New York Film Festival
In 2014, while still in the thralls of my passionate obsession with James Gray’s “The Immigrant,” I attended the Telluride Film Festival where, lo and behold, Gray himself was attending to present a screening of Francis Ford Coppola’s “Apocalypse Now.” (I won’t go into too much detail about how I choked on approach to chat with him outside a screening.) He also penned an essay for the festival’s program lavishing praise on Coppola’s masterpiece, writing, “The film poses questions without any attempt to provide definitive answers, and its profound ambiguities are integral to its enduring magic.”
Of course, this only popped into my mind about an hour of the way through Gray’s latest work, “The Lost City of Z.” The film’s jungle trek in search of a mythic destination, of course, bears many surface similarities to “Apocalypse Now.” Going deeper, however, little else in the Amazonian journey of Charlie Hunnam’s Percy Fawcett corresponds to the descent into madness of Martin Sheen’s Captain Willard. Fawcett’s quest is one for pride, not shame. In his attempts to discover a lost civilization among the South Americans derided as “savages” by the Brits, he hopes to provide both a cultural corrective and a reputation restoration to his tarnished family name.
There’s an earnestness to Fawcett’s trips (yes, plural, because it takes a trio of them) that feels entirely from before the moral malaise of “Apocalypse Now,” due in large part to Gray’s unabashed classicism. He’s even got his own match cut to pay winking homage to David Lean’s “Lawrence of Arabia.” Yet “The Lost City of Z” feels caught between two periods, the old-fashioned spectacle of the Hollywood cinematic epic and the more self-conscious, interrogative New Hollywood style. To return briefly to Gray’s own terminology, the film lacks some magic because its ambiguity exists within a structure that prefers resolution and triumph.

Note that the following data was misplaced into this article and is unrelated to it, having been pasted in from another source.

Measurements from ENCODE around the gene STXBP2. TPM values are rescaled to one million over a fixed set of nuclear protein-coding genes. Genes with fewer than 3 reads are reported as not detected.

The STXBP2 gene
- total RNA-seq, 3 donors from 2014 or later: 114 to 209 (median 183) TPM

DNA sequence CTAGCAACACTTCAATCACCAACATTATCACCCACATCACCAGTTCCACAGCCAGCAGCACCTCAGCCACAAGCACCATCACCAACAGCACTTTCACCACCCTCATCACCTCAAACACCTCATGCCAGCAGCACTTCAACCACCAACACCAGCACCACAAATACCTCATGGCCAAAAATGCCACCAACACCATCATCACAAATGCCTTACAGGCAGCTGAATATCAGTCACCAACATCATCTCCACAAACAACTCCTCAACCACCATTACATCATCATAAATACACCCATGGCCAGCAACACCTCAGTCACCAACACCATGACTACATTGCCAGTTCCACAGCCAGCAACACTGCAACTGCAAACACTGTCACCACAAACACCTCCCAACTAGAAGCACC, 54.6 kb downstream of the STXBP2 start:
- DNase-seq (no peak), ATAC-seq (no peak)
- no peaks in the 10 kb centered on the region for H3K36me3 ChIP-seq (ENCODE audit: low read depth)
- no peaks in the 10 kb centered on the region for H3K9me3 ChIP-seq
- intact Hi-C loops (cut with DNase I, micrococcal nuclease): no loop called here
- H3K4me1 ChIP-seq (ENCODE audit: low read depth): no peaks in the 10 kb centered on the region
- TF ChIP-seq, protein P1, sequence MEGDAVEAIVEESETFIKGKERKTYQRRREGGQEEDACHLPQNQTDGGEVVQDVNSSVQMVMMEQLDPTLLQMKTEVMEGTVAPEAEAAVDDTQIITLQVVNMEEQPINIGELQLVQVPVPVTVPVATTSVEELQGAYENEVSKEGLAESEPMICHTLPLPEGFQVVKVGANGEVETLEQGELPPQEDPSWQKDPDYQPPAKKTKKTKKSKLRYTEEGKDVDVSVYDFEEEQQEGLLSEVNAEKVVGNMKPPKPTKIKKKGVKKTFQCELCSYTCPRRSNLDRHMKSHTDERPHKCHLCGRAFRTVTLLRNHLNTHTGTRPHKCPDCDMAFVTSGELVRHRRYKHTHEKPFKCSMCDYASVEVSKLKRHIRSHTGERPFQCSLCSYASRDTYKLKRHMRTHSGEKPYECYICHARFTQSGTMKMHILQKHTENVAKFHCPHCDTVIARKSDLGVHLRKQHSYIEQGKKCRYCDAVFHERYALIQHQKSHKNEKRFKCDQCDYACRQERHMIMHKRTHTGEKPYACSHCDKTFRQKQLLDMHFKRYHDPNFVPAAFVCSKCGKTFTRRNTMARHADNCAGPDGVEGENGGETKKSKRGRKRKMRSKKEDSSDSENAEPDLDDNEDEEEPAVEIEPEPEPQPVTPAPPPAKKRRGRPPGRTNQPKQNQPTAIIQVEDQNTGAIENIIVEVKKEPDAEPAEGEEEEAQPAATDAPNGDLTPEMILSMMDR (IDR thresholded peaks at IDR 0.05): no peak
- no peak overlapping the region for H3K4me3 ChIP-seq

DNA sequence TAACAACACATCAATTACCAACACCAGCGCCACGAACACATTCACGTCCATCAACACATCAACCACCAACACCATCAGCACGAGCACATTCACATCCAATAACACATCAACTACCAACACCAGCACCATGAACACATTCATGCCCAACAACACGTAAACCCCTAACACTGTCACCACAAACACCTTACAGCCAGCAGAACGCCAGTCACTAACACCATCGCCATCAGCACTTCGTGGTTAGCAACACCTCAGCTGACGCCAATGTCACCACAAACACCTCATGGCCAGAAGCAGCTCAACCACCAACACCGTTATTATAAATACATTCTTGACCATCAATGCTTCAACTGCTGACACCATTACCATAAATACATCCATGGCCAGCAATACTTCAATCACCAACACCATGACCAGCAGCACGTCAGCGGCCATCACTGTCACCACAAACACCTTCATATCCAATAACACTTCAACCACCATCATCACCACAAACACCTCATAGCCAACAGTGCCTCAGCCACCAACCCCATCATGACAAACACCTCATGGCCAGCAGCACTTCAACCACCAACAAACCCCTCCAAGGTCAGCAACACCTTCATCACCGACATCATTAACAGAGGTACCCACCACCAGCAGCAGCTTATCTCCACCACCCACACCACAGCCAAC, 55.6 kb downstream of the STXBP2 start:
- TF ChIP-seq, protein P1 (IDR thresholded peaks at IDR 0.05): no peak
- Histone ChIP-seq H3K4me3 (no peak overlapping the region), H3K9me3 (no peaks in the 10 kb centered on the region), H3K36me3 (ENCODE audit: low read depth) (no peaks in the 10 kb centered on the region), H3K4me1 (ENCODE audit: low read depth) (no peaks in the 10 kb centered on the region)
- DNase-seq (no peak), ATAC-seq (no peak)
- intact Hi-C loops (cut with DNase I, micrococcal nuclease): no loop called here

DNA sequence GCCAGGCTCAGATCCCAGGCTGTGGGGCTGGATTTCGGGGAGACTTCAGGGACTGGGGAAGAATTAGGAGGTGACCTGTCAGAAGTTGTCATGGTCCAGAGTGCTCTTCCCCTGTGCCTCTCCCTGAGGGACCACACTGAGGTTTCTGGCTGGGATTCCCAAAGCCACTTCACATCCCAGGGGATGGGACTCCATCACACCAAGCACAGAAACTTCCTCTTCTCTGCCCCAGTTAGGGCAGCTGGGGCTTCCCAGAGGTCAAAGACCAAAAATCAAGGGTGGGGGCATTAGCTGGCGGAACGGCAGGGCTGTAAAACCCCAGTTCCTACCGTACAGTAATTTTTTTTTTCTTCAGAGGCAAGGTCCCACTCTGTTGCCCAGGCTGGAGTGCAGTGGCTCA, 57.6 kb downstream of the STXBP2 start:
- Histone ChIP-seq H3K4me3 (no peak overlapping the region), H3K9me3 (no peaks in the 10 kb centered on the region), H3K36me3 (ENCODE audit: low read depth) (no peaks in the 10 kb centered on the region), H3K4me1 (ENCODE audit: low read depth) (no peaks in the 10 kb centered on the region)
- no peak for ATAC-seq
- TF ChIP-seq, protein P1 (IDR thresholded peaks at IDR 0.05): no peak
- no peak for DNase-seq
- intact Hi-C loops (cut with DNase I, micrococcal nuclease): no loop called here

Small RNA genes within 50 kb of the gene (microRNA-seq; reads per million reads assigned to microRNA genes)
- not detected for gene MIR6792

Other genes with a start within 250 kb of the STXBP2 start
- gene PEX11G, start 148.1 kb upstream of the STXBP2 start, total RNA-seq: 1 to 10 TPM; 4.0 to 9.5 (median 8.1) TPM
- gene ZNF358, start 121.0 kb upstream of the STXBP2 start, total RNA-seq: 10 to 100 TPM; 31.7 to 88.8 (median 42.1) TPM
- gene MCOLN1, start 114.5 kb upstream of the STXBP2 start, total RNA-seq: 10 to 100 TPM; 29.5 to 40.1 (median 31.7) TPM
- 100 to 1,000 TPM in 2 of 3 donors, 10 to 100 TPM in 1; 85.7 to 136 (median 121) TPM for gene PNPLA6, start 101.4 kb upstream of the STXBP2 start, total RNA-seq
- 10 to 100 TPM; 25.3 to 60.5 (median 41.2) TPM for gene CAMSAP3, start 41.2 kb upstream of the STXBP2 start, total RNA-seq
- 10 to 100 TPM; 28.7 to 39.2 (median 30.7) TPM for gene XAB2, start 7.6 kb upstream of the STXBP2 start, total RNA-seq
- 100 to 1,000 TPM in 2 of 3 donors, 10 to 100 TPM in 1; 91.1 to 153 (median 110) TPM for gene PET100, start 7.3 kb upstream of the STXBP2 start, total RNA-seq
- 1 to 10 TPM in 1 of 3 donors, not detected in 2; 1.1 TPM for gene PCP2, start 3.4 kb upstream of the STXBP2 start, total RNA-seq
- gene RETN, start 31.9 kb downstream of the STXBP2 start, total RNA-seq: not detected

Gray always has a firm command of what’s happening on screen, and director of photography Darius Khondji captures it in luscious hues and sweeping movement. What exactly is meant by Fawcett’s multiple journeys, each of which test his commitment to his fellow explorers, country and family, is not always clear. Removed from the personal authenticity of Gray’s early work and the radical sincerity of “The Immigrant,” narrative resonance is somewhat lacking.
Even so, “The Lost City of Z” is still a sumptuous delight of visual splendor. Thirty minutes could probably be trimmed to help sustain more momentum, though such cuts might sacrifice some of the delicate character arcs. As the film progresses, Fawcett’s right-hand man Henry Costin (Robert Pattinson, playing his supporting role with the humility of a great character actor) gradually grows uncertain that their mission to locate their missing city can bear any fruit. At the same time, however, Fawcett’s son Jack (Tom Holland, recalling his superb turn in “The Impossible“) moves from disenchantment with his father to full allegiance and companionship. Witnessing one rise as the other falls makes for a more unexpected journey within the film – and one of its few facets that’s not entirely straightforward. B /